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Screen Violence by CHVRCHES: a refreshingly candid and dark return


Indie synth-pop trio CHVRCHES, formed in Glasgow in 2011, had two amazing first albums: The Bones of What You Believe (2013) and Every Open Eye (2015). However, the follow-up, 2018’s Love Is Dead, was a disappointing third album. Love Is Dead’s lead single ‘Miracle’ sounded Imagine Dragons-like, while the rest of the songs were indistinguishable and half-hearted with the connection, individuality, and emotion of the last two albums no longer present. CHVRCHES’ lowest point was their sickly sweet Marshmello collaboration ‘Here With Me’, which was played to death that summer. It could have been sung by any artist – it was a tedious and soulless pop song and signified the loss of CHVRCHES’ bold personality exhibited on their first two records. This may scream music snob – CHVRCHES became more popular and therefore worse! – but from listening to any song on their first two albums compared to Love Is Dead it was painfully clear that CHVRCHES had lost their spark. 


CHVRCHES have made their return with Screen Violence, a darker and more defiant offering from a group known for their joyous festival-favourite bops. It is not surprising CHVRCHES have gone for a bleaker tone on this album. Frontwoman Lauren Mayberry wrote for the Guardian in 2013 of the frustration of constant objectification and sexually aggressive abuse she received online. More recently, the group spoke out against Marshmello working with Chris Brown after their own collaboration with the EDM producer, which resulted in rape and death threats to the group, and a need for increased security.  


Mayberry explores the patriarchal contradictions imposed on women in the second track ‘He Said She Said’, such as “Look good but don’t be obsessed”. It is refreshing to hear Mayberry’s frustration in the song, as she admits in the chorus “I feel like I’m losing my mind”. Mayberry spoke of the power of this in a track-by-track guide of the album for NME, especially as “a lot of music isn’t written for women, it’s not written by women”. It feels like the group have reached a point where they can finally write their frustrations into their music, dispelling this façade of an energetic high on life persona that Mayberry has previously come across as on stage and in some of her songs.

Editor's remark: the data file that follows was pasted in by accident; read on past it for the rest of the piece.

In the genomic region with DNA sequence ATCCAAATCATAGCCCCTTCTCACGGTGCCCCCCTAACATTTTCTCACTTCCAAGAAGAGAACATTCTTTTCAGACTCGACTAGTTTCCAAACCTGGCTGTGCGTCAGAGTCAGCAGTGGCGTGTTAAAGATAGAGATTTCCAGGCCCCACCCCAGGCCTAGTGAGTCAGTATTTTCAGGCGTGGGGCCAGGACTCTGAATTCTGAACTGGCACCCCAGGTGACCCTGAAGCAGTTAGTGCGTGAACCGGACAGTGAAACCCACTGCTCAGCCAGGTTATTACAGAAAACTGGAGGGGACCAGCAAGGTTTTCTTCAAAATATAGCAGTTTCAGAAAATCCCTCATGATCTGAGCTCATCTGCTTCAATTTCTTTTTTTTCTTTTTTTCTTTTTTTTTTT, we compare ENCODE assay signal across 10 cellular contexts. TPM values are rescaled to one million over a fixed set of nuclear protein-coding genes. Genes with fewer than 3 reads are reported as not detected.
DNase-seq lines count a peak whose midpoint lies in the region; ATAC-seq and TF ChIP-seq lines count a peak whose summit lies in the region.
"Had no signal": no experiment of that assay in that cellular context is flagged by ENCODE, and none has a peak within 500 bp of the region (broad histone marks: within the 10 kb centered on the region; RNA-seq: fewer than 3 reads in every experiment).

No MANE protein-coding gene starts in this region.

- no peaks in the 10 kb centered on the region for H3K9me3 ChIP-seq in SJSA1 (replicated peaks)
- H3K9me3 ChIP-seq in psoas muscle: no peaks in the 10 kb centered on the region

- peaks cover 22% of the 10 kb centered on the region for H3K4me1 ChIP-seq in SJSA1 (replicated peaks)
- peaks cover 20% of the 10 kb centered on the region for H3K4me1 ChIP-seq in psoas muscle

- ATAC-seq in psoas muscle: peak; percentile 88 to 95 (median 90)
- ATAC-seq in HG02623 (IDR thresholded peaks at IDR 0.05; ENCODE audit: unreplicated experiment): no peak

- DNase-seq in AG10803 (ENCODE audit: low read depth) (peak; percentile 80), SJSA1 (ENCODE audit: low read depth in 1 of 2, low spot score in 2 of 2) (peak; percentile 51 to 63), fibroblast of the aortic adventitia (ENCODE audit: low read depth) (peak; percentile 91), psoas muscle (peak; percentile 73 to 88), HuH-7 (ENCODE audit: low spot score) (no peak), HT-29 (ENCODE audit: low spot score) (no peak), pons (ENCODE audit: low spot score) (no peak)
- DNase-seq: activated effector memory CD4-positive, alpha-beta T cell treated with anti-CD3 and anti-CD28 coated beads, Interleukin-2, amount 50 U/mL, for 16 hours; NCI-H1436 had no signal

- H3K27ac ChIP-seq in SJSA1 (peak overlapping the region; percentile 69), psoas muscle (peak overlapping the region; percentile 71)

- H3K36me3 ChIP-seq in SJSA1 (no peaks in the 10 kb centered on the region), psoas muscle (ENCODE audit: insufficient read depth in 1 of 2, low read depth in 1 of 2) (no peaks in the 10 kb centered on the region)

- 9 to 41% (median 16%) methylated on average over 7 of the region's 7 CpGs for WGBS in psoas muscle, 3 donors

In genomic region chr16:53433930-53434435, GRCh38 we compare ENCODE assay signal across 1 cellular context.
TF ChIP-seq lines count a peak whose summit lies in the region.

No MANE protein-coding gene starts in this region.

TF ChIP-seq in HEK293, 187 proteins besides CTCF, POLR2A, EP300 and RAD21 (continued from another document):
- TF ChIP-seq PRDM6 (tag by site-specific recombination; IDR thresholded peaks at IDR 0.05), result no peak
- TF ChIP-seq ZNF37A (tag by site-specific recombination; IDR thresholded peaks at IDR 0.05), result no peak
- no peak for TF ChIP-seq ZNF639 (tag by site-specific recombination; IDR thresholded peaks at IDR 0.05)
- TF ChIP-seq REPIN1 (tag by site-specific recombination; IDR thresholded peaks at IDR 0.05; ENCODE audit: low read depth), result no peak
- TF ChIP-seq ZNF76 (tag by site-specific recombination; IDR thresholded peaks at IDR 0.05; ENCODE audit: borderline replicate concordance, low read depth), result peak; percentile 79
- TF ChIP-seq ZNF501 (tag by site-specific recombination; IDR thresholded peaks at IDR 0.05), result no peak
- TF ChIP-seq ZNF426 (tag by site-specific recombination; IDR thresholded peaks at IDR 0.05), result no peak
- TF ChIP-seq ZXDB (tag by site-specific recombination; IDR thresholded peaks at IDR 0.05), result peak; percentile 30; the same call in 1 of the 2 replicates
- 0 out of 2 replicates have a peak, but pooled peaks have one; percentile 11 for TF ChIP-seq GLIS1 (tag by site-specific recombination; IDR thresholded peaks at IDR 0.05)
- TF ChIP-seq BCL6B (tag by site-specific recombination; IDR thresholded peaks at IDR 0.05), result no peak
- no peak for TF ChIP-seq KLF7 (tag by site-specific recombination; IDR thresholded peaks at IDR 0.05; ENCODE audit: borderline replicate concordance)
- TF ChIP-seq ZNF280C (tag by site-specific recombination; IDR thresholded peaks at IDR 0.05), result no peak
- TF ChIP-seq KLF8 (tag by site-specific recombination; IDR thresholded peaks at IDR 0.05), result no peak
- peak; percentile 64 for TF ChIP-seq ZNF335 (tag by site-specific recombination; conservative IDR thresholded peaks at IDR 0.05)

In ‘Good Girls’ and ‘Final Girl’,  Mayberry continues to delve into the final girl horror film trope, where the obedient and well-liked girl is the one who survives the film, reflecting how women are told to edit themselves and abide by the rules in order to fit in. We see parallels with Mayberry’s decision to be “outspoken”, often the more dangerous choice but one she is resolute in: “They tell me I’m hellbent on revenge/ I cut my teeth on weaker men/ I won’t apologize again”.  

The tracks that are the most successful are the ones where Mayberry is her most direct

The honesty of this album is its strongest feature. There is vulnerability in it, and yet simultaneously Mayberry sounds at her most formidable. Her singing sounds especially impassioned on track ‘How Not To Drown’, where she sings with Robert Smith from The Cure, about trying to fight through something that feels impossible to see a way out of. The tracks that are the most successful are the ones where Mayberry is her most direct


Whilst the message and theme of this album are their most impactful yet, the actual melodies and songs themselves are not their strongest. Their maximalist synth-pop sound is CHVRCHES’ distinguishing feature, and so for some of the album to not sound as intricate or layered on tracks such as ‘Lullabies’, ‘Nightmares’ or ‘Violent Delights’ is disappointing. 


In addition, the album becomes somewhat repetitive: the first two songs utilise the CHVRCHES favourite of repeating a single phrase over an elevated chorus. Later, the chorus of ‘California’ and ‘Final Girl’ sound very similar. It is a real shame considering the interesting lyrical content of the album. The songs on the second half of the album themselves don’t feel very impactful, which is unlike the unique sound CHVRCHES had created in their earlier work. Final song ‘Better If You Don’t’ is a welcome change in pace from the tedious sound of the last tracks, a less synth-heavy track in which, unusually for CHVRCHES, the guitar takes precedence.  


This is an almost return to form for CHVRCHES. It delights in its honesty and its bleaker themes are a refreshing change, but CHVRCHES have not reached the heights of their first two albums. It’s just frustrating knowing what CHVRCHES are capable of. Their change in tone on this album is commendable, but we should expect more from a band that has shown that they can be exciting and pioneering with their synth-pop sound. CHVRCHES’ have proven their potential before, but they still need to prove they have their spark after a very weak album, and unfortunately, this wasn’t quite it.




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